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DiversityNursing Blog

The Growth of Telehealth: What It Means for The Future Of Nursing

Posted by Sarah West APRN, FNP-BC

Thu, Aug 24, 2023 @ 10:58 AM

The growth of telehealth holds significant promise for the future of the Nursing profession. Patients and healthcare professionals have embraced the potential of the service, especially in the wake of the COVID-19 Pandemic, to improve patient care, patient outcomes, and make healthcare more convenient and cost-effective.

As telehealth services continue to evolve and expand, Nurses can expect to incorporate various telehealth systems into their daily practice. Here are just some of the fantastic benefits of telehealth and how the growth of the service could impact the future of Nursing.

Telehealth Will Become The Standard

As technology becomes more accessible and user-friendly, telehealth will likely become a standard part of the healthcare delivery process for Nurses. Telehealth services have proven to be as effective as in-person care for managing specific chronic diseases and treating behavioral health.

Telehealth provides patients and healthcare professionals with a more convenient and efficient way to access and deliver care. As telehealth services continue to broaden their reach, it can be expected that Nurses will incorporate more and more telehealth services into their daily work.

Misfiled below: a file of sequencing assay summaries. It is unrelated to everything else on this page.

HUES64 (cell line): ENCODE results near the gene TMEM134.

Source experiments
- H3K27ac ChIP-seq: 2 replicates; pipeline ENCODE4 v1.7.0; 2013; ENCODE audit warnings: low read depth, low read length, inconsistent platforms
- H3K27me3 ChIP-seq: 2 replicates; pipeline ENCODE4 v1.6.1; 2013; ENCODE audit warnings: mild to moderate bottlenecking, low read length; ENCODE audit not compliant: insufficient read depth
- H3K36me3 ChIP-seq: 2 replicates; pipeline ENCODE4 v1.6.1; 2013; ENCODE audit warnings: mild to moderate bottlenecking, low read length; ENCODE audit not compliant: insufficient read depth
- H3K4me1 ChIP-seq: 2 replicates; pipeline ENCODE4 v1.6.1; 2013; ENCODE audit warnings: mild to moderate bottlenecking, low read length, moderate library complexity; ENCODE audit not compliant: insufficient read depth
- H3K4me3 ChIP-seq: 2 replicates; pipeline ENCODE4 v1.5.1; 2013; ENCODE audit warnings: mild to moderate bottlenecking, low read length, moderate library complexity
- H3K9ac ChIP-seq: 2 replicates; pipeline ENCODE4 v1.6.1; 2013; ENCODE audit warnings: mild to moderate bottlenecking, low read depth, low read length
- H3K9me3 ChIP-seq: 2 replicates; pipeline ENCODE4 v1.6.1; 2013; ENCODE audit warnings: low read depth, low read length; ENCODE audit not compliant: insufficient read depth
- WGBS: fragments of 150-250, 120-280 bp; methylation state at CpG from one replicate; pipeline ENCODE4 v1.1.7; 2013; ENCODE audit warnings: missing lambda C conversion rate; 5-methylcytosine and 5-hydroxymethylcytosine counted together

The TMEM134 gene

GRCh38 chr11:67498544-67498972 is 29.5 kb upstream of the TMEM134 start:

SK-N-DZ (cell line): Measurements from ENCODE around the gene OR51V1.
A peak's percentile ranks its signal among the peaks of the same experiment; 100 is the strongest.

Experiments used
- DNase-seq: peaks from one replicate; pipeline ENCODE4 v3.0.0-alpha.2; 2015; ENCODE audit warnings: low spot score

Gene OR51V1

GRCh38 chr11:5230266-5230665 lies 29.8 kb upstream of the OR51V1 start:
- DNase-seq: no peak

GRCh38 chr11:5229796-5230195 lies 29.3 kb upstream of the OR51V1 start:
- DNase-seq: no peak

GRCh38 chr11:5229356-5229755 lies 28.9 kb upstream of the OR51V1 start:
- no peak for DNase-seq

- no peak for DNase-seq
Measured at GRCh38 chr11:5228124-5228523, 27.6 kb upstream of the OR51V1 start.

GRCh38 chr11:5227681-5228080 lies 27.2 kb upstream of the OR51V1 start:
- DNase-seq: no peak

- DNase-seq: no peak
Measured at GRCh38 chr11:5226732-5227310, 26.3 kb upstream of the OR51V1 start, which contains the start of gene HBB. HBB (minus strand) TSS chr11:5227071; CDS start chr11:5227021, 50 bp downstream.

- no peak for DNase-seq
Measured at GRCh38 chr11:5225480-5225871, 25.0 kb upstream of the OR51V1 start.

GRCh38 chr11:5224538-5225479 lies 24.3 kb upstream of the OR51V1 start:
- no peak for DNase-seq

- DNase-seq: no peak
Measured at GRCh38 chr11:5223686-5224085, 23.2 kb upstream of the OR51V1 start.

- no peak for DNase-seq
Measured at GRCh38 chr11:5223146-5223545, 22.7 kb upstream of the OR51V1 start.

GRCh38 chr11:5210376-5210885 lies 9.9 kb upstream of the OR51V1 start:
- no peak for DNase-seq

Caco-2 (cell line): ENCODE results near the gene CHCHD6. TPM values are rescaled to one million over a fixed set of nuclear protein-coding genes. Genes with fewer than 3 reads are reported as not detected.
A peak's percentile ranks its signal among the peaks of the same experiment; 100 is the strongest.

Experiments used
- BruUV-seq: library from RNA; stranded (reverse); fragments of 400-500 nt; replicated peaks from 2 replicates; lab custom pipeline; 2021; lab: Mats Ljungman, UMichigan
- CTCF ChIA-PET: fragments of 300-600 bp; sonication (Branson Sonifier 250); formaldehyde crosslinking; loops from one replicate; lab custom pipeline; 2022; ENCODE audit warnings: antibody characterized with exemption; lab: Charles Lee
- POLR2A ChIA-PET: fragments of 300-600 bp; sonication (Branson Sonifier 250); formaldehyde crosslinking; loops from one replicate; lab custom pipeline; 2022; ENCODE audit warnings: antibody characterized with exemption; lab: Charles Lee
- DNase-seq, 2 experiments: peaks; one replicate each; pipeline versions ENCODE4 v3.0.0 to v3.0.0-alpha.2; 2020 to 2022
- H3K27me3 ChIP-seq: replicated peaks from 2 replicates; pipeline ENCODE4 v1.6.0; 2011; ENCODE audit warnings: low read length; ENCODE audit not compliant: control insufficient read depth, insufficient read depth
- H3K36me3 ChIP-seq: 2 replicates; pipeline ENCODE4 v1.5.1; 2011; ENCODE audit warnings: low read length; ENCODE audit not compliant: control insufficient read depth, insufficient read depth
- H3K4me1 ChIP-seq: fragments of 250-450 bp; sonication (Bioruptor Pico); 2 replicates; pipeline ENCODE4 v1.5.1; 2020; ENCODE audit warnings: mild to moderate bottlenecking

Chronic Disease Management with Remote Monitoring Devices

Remote monitoring technology has completely changed how patients and Nurses manage chronic diseases. Chronic diseases like diabetes and hypertension require strict medication adherence and healthy lifestyle habits.

Remote monitoring devices such as blood glucose monitors, ECG monitors, and wearable blood pressure cuffs allow patients to easily share their health information with healthcare professionals. Nurses can then work to educate their patients or implement interventions to help patients remain healthy and out of the hospital.

More Convenient and Flexible Healthcare Delivery

One of the most significant benefits of telehealth services is the convenience and flexibility it provides both the patient and healthcare provider. Telehealth allows patients to receive quality Nursing care without traveling to a physical clinic or hospital, which is especially beneficial for patients who may be homebound or live in rural communities and do not have immediate access to care.

Nurses can quickly provide advice, educate patients, relay medication changes, and so much more, all while never actually being in the exact location as the patient.

Increased Mental Health Support

Mental health support through telehealth services has emerged as a valuable and practical approach to providing accessible and convenient mental health services. There is a significant lack of mental health professionals across the country. Telehealth platforms allow mental health providers to reach patients who may not be able to access in-person mental health services.